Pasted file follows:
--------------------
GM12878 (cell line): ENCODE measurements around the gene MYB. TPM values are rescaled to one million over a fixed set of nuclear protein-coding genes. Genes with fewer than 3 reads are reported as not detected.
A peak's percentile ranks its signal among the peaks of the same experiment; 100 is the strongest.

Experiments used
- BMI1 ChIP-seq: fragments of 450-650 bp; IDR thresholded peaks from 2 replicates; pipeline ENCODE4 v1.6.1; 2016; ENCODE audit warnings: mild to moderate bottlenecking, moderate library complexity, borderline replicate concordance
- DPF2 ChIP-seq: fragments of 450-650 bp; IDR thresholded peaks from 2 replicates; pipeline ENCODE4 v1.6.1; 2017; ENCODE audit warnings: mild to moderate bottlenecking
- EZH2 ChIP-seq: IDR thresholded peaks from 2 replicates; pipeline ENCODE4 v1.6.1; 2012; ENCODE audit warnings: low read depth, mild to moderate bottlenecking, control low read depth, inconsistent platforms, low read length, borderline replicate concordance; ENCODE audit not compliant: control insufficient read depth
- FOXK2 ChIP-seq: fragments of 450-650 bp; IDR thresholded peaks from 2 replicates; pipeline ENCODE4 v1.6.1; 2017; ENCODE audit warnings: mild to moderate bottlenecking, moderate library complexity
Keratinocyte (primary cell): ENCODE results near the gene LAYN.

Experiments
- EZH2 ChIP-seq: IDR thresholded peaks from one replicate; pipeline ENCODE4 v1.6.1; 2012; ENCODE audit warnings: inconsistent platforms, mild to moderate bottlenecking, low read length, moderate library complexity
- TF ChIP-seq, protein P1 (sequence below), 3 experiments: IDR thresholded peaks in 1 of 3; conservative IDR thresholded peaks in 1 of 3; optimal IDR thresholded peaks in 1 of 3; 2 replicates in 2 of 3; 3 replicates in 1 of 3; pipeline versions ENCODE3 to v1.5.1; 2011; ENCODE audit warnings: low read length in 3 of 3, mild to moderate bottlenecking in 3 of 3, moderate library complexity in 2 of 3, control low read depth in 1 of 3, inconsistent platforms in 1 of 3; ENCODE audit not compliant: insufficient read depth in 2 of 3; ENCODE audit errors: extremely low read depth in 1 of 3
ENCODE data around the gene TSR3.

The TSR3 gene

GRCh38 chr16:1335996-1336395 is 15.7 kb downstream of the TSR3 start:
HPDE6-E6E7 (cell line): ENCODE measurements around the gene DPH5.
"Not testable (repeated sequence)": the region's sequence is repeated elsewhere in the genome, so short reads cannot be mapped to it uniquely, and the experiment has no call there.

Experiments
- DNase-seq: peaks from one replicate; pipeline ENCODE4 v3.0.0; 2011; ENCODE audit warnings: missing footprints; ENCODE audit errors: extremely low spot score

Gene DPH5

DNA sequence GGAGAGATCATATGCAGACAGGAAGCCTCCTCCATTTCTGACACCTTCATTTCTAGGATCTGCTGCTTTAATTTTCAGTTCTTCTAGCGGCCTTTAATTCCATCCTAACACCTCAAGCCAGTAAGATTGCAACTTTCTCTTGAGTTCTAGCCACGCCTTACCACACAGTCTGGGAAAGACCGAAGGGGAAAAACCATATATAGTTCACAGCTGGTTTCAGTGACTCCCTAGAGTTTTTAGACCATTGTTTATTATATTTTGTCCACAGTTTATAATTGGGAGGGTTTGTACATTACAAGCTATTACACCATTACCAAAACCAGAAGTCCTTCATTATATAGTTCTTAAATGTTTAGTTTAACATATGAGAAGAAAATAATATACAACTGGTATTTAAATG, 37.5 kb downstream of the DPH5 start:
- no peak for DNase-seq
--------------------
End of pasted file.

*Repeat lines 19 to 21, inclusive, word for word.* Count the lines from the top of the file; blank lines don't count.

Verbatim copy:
Gene DPH5

DNA sequence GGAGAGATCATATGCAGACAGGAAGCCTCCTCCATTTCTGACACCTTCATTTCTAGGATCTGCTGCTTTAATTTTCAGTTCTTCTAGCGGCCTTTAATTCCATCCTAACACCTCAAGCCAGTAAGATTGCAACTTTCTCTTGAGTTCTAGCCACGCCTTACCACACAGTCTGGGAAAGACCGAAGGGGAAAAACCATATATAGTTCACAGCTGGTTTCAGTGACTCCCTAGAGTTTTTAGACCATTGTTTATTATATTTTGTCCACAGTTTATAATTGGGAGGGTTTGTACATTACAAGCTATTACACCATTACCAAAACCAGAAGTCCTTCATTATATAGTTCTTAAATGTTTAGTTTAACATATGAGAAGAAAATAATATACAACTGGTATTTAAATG, 37.5 kb downstream of the DPH5 start:
- no peak for DNase-seq